However, mounting and stacking filters requires observing the polarity indicated by a magnet icon on the surface of the filter holder and magnetic frames. The U-shaped magnet symbol on the filter holder should face the U-shaped symbol on one of the filters. This means that the symbol on the holder actually has the opposite polarity to that on the filter since they actually match. Placing the filter the other way around will cause the magnets to repel each other and as the magnets are quite strong there is a tendency to knock the filter off if placed incorrectly.

Efficiency and Ergonomics

Using magnets definitely increases the efficiency of setting up a specific plan and perhaps the most efficient part of the process is installing the square filters. The use of both sides of the main filter holder for magnetic circular filters is unique compared to other magnetic filter systems and although this technically saves space, it can affect efficiency and flare tendency.

Although the installation of the two magnetic circular filters is quite simple, they would have to be removed or replaced, which would take time and a lot of hand movements. If a filter configuration with circular and square filters is used, the square filters would have to be removed to access the front circular filter. On the other hand, removing or replacing the rear filter means removing the entire configuration. Compared to drop-in style circular filters that can be swapped out without touching the other layers, this double-sided magnetic circular filter mount can be a bit less efficient.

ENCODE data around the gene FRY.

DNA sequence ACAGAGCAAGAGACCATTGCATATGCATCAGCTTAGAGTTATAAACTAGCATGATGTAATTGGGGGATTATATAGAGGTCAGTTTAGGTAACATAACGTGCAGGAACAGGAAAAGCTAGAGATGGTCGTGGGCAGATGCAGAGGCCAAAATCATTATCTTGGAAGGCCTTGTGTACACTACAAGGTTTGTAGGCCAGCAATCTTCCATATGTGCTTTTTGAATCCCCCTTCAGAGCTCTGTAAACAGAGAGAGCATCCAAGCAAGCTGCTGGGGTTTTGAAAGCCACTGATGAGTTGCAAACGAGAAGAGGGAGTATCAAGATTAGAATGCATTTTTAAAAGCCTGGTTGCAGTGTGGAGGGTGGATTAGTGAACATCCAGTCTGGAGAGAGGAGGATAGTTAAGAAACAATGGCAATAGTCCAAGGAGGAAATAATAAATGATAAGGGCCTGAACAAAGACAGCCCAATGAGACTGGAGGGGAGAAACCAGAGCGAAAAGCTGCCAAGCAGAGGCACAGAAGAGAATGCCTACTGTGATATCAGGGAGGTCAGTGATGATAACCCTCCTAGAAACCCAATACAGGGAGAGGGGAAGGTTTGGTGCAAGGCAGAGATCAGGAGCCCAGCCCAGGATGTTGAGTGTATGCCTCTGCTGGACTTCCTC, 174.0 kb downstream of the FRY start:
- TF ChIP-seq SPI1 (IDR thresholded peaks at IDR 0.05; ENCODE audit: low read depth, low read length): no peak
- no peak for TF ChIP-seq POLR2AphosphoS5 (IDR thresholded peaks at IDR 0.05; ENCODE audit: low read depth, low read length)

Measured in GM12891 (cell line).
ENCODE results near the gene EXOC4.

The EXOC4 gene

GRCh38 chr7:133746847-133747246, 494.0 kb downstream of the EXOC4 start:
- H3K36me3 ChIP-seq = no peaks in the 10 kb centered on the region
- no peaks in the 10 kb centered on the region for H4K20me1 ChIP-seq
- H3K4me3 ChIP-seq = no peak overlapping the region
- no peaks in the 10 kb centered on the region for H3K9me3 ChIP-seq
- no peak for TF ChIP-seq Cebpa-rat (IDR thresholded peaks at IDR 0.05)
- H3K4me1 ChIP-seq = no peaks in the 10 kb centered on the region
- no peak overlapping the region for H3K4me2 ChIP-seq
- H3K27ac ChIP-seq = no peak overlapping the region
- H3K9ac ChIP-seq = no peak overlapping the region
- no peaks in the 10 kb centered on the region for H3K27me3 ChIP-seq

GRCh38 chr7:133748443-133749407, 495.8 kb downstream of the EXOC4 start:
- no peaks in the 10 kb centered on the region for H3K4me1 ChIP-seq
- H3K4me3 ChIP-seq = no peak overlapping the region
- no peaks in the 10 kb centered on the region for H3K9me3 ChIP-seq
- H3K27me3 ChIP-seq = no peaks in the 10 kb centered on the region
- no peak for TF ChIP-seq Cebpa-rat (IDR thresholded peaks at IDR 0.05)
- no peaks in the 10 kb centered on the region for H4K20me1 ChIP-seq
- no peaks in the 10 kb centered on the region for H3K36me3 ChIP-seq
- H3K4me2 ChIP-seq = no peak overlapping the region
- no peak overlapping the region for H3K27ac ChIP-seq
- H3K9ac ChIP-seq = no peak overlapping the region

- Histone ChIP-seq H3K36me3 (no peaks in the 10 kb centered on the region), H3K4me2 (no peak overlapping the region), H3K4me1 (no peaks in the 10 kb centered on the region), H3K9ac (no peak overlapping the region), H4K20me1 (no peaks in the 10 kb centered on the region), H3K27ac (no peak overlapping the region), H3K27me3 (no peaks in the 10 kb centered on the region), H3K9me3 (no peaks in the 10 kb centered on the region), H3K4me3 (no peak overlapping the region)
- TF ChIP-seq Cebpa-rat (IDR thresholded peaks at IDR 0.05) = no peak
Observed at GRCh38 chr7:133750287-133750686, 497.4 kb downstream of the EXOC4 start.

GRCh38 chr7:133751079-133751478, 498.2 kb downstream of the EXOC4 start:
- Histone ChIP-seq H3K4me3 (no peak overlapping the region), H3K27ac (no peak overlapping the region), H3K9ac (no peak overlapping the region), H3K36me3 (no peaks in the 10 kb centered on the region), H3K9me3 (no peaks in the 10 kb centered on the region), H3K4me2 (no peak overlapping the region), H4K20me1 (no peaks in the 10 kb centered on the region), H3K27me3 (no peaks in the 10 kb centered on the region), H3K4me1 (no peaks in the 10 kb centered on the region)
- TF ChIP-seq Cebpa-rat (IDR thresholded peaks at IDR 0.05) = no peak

Optics and flares

This review mainly talks about the filter holder system as it still uses the same glass from Kase’s Wolverine filter system that we reviewed previously. Nevertheless, the filters exhibit considerable color neutrality and do not significantly degrade image quality and sharpness. Using the filter holder system with ultra wide angle lenses (at least with two square filters in front) has no visible vignette thanks to the relatively narrow width of the filter holder and the filters themselves.

When the portafilter slots are fully occupied, there is hardly any space left between the layers of glass. This, along with the firm grip of the magnetic frames, leaves little to no room for light leaks and glare. However, in a setup where square filters are used with none of the circular filter slots occupied, there is a lot of free space between the front lens element and the outermost glass filter layer. close, and when shooting toward the sun or anything else directly hitting a hard light source, light reflection back and forth between that gap can result in a more pronounced flare.


The Kase Armor Magnetic Filter System provides a convenient way to mount multiple filters, both circular and square. Magnetic filter frames not only provide efficiency, but also provide additional impact protection should filters be dropped on edges. While some aspects of the overall ergonomics and modularity of the system could still be improved, this is a faster and more convenient way to use filters compared to traditional plug-and-screw-on filter holders .

What I liked :

  • Magnetic attachment
  • Metal protection frames for filters
  • Relatively thin configuration

What can be improved:

  • More prone to flares
  • Difficult to access circular slots when using square filters
  • Non-modular layers